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Re: survivor bias

Post by ecritt » Sun May 03, 2009 8:34 pm

tigertaco wrote:It will really depend on what the system does. I buy new all time highs and trail with a 10 atr stop. Removing delisted stocks from my database marginally inflates the performance results. However, if you have any mean reversion or "buy the dip" or short-term trading component, not including delisted stocks will likely yield results that are very unrealistic.
********************

Yes, for a system which buys undervalued stocks that bias would be a real disaster. My system roughly speaking tries to fit the price curve to a polynomial c0+c1*x+c2*x^2 with positive thresholds on c1,c2 coefs ( to ensure uptrend). The idea is that since all indicators/oscillators reduce to either measuring velocity or acceleration, degree 2 polynomial accounts for both but without exotic looking formulas. Basically it buys a strong enough uptrend. The exits are time-based (maybe that's a problem).

On a different note, did you find new all-time high + atr exit reliable? Don't you periodically end up with 100+ stocks in your portfolio or you use some other filter?
My average number of positions is about 800, although it has gone as low as 80 (like right now) and as high as 1800 (like in the mid 90's). What's the benefit of keeping the number of positions below 100?

The strategy is outlined in detail here: http://www.trendfollowing.com/whitepape ... stocks.pdf

tigertaco
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Re: survivor bias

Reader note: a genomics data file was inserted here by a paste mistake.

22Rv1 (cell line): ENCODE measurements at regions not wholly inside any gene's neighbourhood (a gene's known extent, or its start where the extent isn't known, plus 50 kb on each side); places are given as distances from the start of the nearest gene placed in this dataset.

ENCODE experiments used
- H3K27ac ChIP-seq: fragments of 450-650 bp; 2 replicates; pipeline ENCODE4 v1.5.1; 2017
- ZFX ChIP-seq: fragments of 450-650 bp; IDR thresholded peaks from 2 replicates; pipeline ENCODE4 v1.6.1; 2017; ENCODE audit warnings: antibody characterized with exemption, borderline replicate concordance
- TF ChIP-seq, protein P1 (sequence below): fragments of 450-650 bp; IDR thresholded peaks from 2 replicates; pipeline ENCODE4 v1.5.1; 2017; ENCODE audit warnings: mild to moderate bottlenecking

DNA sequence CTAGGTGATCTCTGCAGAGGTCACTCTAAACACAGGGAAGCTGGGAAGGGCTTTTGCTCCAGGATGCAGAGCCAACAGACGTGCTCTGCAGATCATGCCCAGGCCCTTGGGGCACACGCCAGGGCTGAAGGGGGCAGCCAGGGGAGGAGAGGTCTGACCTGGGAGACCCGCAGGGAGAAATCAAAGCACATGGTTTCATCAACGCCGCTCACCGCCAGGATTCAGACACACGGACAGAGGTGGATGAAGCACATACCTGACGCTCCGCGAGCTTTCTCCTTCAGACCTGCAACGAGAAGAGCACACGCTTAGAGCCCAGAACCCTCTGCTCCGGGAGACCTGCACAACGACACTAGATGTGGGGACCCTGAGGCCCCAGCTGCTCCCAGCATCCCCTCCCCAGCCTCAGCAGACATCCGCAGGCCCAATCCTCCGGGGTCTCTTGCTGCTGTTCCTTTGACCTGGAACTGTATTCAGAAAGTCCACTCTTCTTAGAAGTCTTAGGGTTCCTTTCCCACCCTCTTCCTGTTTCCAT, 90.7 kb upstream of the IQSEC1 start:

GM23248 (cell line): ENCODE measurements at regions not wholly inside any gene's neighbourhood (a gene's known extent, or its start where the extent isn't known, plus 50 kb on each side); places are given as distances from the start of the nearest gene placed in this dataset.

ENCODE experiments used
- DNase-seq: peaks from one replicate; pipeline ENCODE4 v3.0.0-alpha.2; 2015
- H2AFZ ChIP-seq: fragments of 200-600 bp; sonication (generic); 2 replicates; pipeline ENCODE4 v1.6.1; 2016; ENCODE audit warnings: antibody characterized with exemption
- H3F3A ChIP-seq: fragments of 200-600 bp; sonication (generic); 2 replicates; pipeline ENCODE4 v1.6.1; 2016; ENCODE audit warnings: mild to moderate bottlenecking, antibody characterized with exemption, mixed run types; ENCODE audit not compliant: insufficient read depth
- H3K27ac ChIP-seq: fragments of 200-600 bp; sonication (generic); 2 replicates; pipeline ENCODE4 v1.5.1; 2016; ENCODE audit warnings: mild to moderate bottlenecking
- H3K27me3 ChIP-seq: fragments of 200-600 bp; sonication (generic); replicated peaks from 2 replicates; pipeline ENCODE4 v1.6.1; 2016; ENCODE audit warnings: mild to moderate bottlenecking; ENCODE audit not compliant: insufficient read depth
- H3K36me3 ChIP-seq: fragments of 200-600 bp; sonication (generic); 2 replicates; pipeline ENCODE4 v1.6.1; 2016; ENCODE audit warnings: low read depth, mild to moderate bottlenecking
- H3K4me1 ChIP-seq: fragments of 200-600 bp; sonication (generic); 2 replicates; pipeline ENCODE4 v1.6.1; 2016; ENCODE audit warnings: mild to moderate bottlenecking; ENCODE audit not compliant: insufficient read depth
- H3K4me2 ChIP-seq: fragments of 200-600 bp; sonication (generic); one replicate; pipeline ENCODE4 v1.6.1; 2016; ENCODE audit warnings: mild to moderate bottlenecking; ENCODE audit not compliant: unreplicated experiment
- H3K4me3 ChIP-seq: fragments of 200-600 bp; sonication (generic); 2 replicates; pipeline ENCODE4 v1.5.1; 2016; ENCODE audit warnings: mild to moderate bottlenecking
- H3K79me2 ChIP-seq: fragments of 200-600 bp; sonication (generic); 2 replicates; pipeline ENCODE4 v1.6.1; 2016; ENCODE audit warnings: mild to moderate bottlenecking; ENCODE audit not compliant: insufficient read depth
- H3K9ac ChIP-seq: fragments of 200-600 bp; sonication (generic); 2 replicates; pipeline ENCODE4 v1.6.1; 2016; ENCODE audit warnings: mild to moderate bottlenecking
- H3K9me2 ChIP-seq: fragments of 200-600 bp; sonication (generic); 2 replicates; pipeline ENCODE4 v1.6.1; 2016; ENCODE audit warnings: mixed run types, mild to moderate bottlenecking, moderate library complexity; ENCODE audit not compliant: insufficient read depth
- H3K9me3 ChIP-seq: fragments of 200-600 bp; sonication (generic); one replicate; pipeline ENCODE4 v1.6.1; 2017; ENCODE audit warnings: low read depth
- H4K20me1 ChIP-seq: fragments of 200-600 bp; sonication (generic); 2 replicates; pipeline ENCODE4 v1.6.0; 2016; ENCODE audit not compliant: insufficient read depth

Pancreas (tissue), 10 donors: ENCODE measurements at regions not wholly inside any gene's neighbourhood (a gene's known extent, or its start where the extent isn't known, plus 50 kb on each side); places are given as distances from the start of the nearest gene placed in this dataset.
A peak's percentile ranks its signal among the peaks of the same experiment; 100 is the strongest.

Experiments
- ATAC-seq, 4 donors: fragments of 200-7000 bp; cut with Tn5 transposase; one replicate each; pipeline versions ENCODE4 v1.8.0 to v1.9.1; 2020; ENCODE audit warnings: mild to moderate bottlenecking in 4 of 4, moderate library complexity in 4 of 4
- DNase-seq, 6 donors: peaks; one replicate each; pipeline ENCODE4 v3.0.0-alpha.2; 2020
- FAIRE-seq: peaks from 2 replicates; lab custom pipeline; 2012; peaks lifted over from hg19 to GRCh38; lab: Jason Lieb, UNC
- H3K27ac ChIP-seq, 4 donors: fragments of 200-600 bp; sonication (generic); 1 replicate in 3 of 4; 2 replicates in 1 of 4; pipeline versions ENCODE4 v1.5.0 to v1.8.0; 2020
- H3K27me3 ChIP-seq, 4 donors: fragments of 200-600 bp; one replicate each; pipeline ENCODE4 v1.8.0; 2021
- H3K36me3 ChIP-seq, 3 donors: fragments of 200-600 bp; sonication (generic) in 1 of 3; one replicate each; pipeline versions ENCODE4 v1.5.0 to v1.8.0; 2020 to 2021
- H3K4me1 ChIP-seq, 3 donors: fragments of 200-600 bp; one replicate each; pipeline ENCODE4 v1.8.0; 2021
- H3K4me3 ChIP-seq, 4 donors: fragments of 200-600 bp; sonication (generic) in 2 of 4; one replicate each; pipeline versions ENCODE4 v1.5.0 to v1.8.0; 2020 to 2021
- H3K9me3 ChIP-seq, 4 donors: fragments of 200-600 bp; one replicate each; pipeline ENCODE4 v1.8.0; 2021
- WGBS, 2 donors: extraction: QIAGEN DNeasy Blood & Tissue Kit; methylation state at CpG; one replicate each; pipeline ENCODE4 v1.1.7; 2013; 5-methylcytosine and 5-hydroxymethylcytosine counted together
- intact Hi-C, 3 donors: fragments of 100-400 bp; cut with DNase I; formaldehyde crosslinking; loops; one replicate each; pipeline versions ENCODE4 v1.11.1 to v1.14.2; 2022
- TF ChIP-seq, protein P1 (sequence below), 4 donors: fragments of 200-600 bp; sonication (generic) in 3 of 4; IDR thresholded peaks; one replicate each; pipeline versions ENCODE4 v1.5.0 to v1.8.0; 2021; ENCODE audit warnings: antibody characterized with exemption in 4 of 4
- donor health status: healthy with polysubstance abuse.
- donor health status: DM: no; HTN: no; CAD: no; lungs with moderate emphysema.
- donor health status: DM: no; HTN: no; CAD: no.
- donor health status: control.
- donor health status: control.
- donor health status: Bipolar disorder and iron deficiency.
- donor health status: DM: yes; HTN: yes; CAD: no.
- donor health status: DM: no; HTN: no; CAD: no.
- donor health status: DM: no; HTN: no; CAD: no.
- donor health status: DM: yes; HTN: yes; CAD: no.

Post by tigertaco » Sun May 03, 2009 10:49 pm

ecritt wrote:
tigertaco wrote:It will really depend on what the system does. I buy new all time highs and trail with a 10 atr stop. Removing delisted stocks from my database marginally inflates the performance results. However, if you have any mean reversion or "buy the dip" or short-term trading component, not including delisted stocks will likely yield results that are very unrealistic.
********************

Yes, for a system which buys undervalued stocks that bias would be a real disaster. My system roughly speaking tries to fit the price curve to a polynomial c0+c1*x+c2*x^2 with positive thresholds on c1,c2 coefs ( to ensure uptrend). The idea is that since all indicators/oscillators reduce to either measuring velocity or acceleration, degree 2 polynomial accounts for both but without exotic looking formulas. Basically it buys a strong enough uptrend. The exits are time-based (maybe that's a problem).

On a different note, did you find new all-time high + atr exit reliable? Don't you periodically end up with 100+ stocks in your portfolio or you use some other filter?
My average number of positions is about 800, although it has gone as low as 80 (like right now) and as high as 1800 (like in the mid 90's). What's the benefit of keeping the number of positions below 100?

The strategy is outlined in detail here: http://www.trendfollowing.com/whitepape ... stocks.pdf